Found Footage Magazine is an independent semi-annual publication distributed worldwide, offering theoretical, analytical and informative contents related to found footage filmmaking. Found Footage Magazine accommodates a selection of articles and sections aimed at promoting the culture of recycled cinema from different approaches: monographs, academic essays, interviews, opinion pieces, film reviews, film festival reports and profiles of media products related to the eclectic universe of found footage film-making.
Gregory J. Markopoulos (1928-92) was one of the most original filmmakers to emerge in post-war American cinema. His films, which encompass mythic themes, portraiture and studies of landscape and architecture, are celebrated for their extraordinary creativity, the sensuous use of colour and innovations in cinematic form. By employing complex editing techniques and spontaneous in-camera superimposition, he sought to unlock the mystery and energy contained within the single frame. As a contemporary of Maya Deren, Kenneth Anger and Jonas Mekas, Markopoulos was amongst those at the forefront of a movement that liberated cinema as an artistic mode of expression. Having made his first 16mm film (Psyche) as a student in 1947, he went on to produce several key works of the New American Cinema such as Twice a Man (1963) and The Illiac Passion (1964-67).
Michael Mazière is an artist, theorist and curator whose practice encompasses the production of artworks, the curation of exhibitions, lecturing and writing about artists’ film and video. He has been making films since the late 1970s up until today.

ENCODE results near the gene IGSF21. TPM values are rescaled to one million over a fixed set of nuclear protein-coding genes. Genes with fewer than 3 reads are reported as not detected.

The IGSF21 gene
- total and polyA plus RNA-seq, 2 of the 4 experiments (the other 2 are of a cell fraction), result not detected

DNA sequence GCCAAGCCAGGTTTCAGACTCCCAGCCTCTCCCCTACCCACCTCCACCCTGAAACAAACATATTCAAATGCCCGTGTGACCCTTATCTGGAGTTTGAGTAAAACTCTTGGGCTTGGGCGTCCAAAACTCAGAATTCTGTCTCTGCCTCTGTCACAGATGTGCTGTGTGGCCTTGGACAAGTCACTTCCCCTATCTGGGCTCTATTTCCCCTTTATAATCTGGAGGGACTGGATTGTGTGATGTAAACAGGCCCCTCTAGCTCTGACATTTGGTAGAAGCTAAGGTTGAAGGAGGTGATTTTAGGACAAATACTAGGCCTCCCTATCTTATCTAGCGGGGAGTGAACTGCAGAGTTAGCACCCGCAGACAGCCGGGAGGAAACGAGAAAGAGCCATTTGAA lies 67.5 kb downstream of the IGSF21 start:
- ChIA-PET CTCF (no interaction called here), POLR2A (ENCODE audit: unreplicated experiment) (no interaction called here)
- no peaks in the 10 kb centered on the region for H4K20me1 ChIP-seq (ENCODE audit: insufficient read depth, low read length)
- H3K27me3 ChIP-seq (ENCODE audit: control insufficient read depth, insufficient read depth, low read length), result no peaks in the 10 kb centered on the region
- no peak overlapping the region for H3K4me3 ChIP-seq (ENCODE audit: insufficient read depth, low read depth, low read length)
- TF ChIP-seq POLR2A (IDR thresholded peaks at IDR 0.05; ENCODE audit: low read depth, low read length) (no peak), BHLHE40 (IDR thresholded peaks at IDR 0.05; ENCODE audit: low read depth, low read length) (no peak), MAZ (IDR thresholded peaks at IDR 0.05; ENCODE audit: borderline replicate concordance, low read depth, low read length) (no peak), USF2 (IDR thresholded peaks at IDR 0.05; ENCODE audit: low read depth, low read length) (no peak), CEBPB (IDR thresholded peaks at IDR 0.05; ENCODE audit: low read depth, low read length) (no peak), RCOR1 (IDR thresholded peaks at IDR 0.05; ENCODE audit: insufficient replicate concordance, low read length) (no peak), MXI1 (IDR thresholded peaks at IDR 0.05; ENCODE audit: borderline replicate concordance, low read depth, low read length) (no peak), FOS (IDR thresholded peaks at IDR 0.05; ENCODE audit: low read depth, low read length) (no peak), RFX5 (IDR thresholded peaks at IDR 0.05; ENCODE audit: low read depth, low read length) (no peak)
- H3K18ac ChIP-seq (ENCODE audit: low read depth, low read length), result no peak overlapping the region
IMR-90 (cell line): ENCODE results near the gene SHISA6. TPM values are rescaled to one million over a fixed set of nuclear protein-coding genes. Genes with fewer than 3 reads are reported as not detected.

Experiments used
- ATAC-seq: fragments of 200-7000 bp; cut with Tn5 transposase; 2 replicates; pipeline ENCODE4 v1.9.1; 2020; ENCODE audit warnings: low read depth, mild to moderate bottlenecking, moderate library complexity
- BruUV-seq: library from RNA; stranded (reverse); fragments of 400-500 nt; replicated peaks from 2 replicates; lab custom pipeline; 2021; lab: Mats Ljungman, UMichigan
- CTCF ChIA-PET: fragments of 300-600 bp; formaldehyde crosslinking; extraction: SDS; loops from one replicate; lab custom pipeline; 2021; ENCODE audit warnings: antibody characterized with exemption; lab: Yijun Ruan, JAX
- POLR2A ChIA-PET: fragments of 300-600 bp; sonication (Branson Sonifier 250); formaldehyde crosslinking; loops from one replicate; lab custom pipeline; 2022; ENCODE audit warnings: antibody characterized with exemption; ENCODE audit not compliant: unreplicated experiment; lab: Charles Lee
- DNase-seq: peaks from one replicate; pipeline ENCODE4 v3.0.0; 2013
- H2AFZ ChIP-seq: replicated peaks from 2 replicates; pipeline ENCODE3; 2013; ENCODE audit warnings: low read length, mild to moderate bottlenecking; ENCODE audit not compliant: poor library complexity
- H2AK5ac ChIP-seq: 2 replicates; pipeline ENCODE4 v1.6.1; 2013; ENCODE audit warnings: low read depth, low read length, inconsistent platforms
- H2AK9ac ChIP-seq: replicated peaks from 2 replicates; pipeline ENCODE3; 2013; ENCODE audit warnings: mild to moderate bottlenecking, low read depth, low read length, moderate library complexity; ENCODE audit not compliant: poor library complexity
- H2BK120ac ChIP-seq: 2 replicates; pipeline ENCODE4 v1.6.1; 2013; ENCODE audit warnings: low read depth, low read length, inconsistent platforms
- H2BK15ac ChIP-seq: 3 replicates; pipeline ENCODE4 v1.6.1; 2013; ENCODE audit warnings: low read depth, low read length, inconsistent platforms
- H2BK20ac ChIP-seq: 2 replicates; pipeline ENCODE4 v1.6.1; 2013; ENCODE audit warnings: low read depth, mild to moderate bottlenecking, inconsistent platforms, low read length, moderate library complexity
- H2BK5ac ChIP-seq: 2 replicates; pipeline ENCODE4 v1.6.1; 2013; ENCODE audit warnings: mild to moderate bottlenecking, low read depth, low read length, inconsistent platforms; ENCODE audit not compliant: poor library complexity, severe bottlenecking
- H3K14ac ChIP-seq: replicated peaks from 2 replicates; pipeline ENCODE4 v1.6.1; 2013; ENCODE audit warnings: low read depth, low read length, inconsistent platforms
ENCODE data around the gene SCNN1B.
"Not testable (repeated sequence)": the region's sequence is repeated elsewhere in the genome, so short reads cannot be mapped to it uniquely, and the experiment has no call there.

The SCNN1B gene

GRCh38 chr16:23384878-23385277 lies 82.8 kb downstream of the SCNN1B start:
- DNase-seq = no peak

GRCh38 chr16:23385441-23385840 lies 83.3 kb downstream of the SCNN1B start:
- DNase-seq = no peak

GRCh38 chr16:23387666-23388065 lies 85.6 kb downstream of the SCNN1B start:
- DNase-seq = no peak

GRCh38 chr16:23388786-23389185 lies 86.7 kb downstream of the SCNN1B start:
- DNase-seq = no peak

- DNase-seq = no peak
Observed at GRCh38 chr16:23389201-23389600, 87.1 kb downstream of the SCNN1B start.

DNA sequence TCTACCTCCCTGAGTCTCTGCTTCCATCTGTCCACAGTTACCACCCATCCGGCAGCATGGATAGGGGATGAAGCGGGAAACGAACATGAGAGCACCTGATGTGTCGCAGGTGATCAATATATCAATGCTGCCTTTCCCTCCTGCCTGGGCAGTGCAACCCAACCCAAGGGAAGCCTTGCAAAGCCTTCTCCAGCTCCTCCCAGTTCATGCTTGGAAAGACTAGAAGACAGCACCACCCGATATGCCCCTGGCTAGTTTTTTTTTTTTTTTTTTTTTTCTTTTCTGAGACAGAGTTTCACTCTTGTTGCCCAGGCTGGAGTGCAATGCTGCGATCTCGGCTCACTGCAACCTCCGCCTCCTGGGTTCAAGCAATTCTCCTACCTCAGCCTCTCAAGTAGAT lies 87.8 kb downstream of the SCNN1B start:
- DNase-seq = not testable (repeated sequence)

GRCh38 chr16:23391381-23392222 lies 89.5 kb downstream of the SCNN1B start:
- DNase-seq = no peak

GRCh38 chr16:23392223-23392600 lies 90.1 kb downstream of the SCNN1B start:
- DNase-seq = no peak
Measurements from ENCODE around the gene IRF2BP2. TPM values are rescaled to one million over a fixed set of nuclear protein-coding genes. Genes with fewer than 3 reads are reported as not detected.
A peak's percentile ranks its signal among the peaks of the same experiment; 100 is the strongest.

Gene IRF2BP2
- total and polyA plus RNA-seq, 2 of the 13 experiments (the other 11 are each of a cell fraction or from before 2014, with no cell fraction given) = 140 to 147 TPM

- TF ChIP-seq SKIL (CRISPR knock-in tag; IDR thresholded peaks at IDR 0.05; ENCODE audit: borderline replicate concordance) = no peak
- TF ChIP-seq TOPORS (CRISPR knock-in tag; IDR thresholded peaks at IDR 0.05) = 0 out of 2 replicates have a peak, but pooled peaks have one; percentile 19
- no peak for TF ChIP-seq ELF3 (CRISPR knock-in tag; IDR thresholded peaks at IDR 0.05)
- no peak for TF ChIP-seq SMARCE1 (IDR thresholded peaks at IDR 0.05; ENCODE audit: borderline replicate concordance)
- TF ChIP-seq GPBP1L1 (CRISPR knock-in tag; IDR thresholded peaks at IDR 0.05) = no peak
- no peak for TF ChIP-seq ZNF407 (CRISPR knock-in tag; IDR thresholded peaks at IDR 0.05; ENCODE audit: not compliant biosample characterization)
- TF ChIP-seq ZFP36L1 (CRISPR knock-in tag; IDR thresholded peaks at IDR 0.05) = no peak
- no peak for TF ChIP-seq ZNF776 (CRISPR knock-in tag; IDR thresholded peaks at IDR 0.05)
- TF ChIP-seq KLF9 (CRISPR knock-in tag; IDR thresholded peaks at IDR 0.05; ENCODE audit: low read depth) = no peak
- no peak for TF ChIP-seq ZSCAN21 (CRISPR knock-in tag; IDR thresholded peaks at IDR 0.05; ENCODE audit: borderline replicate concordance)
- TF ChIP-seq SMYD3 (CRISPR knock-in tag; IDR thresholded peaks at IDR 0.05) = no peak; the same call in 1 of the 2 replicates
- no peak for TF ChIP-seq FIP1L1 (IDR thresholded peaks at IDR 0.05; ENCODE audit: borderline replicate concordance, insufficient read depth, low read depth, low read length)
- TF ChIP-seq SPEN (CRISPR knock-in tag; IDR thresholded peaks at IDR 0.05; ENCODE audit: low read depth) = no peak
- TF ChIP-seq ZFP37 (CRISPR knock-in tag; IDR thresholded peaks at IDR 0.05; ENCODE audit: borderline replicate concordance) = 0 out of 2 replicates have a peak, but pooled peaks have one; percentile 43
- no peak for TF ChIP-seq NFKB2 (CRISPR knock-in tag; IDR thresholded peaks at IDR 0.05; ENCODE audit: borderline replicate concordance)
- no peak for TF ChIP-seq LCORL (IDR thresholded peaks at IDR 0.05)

The Florida Experimental Film/Video Festival dates are February 7th-10th, 2019 in Tampa, Florida. Festival applications are open 10/10/2018 – 11/20/18
FLEX FEST is seeking short form experimental films and videos (30mins or less) for the 2019 festival. We can screen Super 8mm, 16mm, and High Quality digital formats (not DCP.) The last FLEX competition festival was held in 2015, so we are looking for any work made after January of 2015.
In 1933, at age 33, Harry Alan Potamkin died of complications related to starvation, at a time when he was one of the world's most respected film critics. In his writings, he advocated for a cinema that would simultaneously embrace the fractures and polyphony of modern life and the equitable social vision of left radical politics. This film-biography is assembled out of distorted fragments of films on which he had written, an impression of erupting consciousness.